National 20mph speed limit for built-up areas introduced in Wales

Dropping the speed limit from 30 is unpopular, polls show, but the Welsh Government claims 10 lives per year will be saved


Wales implements its new national 20mph speed limit in restricted areas from 17 September, as motoring organisations warn drivers not to rely on their sat-navs for speed limit guidance.

The law change means 20mph will be the default speed limit in any built up area where street lights are closer than 184m (200 yards) apart, unless local authorities have applied for exceptions where 20mph is deemed inappropriate. 

The Welsh Labour government is behind the change, with First Minister, Mark Drakeford telling the BBC that increased journey times for drivers was not an “unfair bargain” as he claimed the measure would save 10 lives in Wales every year. The Welsh government believes the new national limit for roads in built-up areas will reduce collisions, noise, pollution, and also encourage more citizens to cycle and walk.

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The changes will affect around 7,500 miles of Wales’s 22,000-mile road network, and require 30,000 road signs to be replaced. The cost of £32.5m will be recouped through NHS savings that could top £90m, says Welsh Labour, although the Welsh Conservatives say the economic cost of increased journey times will be huge, and the UK leader of the Commons Penny Mordaunt declared the change “insane”.

Even in Wales the move faces significant opposition, with a recent poll suggesting two-thirds of the population were against lowering the limit from 30mph. Trials running in various Welsh regions ahead of the law change have shown a small reduction in vehicle speeds, with numbers of cars travelling at 30-34mph falling from 13 to 9 per cent, those travelling at 25-29mph falling from 38 to 28 per cent, and those travelling at 20-24mph rising from 34 to 39 per cent. Numbers of more serious speeders travelling at 35mph and above, reduced from 4 to 3 per cent.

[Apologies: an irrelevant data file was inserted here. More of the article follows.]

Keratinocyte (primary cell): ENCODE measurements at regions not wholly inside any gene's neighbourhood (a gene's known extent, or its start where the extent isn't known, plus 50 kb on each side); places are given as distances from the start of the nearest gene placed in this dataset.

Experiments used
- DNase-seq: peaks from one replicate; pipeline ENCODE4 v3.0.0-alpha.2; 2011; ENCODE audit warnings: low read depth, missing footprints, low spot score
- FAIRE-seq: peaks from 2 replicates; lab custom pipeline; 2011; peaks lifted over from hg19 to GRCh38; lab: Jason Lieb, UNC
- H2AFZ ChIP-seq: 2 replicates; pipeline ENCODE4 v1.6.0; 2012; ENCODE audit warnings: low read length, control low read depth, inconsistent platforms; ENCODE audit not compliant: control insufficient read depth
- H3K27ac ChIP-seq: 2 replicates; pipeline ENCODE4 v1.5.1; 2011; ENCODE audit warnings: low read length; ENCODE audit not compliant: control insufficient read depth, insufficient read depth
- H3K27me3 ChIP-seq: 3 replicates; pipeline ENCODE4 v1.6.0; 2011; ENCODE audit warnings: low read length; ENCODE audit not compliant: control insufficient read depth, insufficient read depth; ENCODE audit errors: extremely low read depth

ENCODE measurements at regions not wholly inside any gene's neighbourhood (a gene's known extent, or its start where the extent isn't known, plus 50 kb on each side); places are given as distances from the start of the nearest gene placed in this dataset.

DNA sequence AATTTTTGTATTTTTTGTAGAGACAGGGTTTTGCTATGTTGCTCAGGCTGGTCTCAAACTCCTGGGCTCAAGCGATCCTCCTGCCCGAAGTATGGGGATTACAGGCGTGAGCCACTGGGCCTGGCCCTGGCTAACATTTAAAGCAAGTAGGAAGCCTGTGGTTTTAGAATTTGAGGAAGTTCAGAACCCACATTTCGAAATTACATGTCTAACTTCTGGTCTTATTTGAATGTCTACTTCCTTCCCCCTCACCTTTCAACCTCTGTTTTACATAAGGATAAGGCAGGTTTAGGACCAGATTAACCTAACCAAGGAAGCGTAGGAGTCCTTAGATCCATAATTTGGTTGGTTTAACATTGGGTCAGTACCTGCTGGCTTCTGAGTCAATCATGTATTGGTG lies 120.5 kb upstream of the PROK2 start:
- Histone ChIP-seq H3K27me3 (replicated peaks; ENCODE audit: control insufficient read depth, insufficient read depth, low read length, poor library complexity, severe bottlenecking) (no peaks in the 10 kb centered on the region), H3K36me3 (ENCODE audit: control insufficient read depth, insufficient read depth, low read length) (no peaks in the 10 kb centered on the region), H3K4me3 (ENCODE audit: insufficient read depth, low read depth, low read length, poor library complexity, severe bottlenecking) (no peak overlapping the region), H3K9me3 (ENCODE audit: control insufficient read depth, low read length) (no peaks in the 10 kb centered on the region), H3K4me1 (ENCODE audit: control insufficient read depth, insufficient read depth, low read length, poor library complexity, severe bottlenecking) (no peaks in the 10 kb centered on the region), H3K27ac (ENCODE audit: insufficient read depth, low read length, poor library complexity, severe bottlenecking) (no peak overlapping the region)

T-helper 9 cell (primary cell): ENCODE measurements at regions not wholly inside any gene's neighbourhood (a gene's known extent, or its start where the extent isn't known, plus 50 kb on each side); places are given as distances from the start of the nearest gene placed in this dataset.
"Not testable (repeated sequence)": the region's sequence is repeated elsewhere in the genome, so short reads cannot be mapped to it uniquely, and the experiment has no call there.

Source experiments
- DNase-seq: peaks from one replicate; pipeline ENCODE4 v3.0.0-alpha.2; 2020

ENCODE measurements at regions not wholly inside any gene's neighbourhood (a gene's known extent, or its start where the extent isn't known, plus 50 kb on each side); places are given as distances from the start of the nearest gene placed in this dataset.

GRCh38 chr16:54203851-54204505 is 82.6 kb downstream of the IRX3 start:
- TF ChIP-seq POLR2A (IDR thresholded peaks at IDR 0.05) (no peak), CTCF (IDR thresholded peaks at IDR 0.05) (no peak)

Welsh police say they’ll engage in education ahead of prosecution for the first 12 months of the change, giving time for drivers to get used to the new limit. Meanwhile, drivers have been warned not to trust their sat-navs for up-to-date speed limit information by motoring organisations including the RAC, whose spokesman Simon Williams says delays in updates to sat-nav systems mean drivers should pay full attention to road signs instead.

Study shows 20mph limits have little impact on safety

Reducing speed limits to 20mph has little effect on road safety, that was according to a study published in the Journal of Epidemiology and Community Health in 2022.

Researchers analysed 76 roads in central Belfast before and after 20mph speed limits were introduced, comparing them to other roads in Northern Ireland where 30mph or 40mph speed limits had been retained.

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The findings were that there were “no statistically significant differences” in the long-term rate of crashes and casualties, or the average speed of traffic. Roads with 20mph limits did, however, experience less traffic, according to the research.

The study concluded that policymakers considering implementing 20mph speed limit interventions should consider the fidelity, context and scale of implementation.

RAC road safety spokesman Simon Williams said: “The findings of this study are surprising, as they appear to suggest that drivers on 20mph roads in Belfast hardly slowed down at all, despite the lower speed limit, which is at odds with other reports.


“It seems there is a serious problem with compliance, as we would expect that – even without enforcement – average speeds would drop. Consequently, the study may demonstrate a need for councils to find other ways to get drivers to slow down, whether that’s through enforcement or modifying road design with traffic islands, well designed speed humps or chicanes.

“It’s also important that 20mph limits are used in places where they stand to make the biggest positive impact, such as in built-up areas and in locations where there are large volumes of motorised traffic, cyclists and pedestrians – but clearly that depends on a meaningful drop in overall vehicle speeds. Equally, our research shows drivers are less likely to comply with a lower limit if they don’t believe it’s appropriate for the type of road.”

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